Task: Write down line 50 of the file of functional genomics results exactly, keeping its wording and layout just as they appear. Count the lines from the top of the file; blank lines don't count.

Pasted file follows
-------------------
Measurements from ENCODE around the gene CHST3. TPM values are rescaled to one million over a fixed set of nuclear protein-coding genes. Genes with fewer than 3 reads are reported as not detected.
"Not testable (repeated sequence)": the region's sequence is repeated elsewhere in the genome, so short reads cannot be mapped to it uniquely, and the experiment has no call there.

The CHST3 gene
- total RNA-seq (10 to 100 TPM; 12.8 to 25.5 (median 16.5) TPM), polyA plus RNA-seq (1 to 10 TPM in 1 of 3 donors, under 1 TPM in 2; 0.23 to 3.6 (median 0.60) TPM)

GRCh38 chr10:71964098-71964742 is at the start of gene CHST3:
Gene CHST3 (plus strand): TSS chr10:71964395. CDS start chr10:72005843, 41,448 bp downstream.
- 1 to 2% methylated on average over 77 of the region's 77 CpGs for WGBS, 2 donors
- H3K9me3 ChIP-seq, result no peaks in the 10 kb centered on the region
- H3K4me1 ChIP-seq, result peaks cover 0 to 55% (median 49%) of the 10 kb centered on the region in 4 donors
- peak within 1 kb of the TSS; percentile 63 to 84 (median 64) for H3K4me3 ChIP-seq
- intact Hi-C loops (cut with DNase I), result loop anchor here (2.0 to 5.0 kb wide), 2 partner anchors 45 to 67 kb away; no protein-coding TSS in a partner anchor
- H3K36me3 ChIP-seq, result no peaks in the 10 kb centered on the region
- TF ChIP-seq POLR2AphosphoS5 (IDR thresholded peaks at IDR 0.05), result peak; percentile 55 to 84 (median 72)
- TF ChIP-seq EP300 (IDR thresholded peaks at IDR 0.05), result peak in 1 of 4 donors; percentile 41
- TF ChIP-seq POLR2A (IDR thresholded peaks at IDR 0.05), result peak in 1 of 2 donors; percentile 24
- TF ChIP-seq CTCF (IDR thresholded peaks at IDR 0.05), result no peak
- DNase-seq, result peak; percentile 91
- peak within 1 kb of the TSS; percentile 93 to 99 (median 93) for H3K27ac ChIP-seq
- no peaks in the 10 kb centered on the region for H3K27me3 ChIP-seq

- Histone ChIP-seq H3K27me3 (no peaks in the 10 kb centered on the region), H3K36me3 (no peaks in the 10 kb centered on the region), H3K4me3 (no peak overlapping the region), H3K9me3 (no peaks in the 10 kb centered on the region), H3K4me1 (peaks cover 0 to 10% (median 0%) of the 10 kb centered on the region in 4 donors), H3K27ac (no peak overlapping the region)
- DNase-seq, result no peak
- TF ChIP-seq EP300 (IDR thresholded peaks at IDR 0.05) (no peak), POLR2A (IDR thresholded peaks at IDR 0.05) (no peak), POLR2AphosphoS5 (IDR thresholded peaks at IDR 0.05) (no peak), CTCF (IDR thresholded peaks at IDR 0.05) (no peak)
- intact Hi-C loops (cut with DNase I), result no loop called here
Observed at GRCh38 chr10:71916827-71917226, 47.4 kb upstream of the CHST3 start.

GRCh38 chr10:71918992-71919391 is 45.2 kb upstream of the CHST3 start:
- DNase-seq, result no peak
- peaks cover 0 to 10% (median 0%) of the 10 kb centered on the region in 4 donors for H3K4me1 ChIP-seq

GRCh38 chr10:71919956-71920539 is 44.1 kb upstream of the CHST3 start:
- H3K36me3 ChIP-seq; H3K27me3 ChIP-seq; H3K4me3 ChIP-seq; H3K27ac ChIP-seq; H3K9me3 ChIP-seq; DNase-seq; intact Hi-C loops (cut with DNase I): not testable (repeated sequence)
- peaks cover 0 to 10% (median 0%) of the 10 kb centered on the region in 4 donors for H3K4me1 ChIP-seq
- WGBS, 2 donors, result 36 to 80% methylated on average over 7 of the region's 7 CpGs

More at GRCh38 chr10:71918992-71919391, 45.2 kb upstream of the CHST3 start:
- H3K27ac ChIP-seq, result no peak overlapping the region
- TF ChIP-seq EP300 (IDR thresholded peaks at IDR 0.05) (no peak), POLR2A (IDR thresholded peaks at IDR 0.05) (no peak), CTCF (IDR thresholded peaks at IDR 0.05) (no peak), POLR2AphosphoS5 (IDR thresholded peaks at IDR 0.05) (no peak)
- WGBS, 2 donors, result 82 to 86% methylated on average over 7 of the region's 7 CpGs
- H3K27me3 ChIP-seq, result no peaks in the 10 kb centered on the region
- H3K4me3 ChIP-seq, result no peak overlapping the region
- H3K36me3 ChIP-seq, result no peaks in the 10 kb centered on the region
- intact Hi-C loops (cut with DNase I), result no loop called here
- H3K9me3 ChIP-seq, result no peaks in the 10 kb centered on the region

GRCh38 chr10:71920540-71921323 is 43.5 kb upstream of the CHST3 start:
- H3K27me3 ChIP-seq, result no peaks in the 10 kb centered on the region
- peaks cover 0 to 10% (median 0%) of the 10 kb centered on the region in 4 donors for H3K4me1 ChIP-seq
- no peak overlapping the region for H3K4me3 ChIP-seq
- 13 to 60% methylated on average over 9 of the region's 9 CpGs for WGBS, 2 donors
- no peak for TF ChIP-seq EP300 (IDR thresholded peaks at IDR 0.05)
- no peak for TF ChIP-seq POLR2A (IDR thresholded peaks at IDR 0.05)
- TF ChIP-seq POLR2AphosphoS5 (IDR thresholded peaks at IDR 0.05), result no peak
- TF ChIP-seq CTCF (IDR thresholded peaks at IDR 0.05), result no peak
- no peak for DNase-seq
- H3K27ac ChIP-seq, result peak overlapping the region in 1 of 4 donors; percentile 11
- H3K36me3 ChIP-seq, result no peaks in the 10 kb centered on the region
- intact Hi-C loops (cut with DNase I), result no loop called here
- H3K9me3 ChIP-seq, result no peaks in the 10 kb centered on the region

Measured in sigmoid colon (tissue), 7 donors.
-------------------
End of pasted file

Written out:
- no peak for DNase-seq